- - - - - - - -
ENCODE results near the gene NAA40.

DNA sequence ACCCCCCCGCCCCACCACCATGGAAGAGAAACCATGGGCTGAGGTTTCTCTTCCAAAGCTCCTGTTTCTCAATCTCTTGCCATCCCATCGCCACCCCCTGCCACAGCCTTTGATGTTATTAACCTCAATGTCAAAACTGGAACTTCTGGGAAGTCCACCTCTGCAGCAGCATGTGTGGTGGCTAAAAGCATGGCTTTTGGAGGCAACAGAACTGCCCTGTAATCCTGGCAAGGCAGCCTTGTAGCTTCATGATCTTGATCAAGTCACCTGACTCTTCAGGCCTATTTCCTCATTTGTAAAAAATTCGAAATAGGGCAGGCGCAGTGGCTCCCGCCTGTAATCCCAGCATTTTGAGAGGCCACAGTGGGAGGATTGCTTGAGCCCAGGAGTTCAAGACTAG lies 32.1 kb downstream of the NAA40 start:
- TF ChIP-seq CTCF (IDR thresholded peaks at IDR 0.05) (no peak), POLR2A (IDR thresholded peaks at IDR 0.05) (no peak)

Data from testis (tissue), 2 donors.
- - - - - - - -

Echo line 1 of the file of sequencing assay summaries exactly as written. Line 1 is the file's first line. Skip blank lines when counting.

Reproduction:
ENCODE results near the gene NAA40.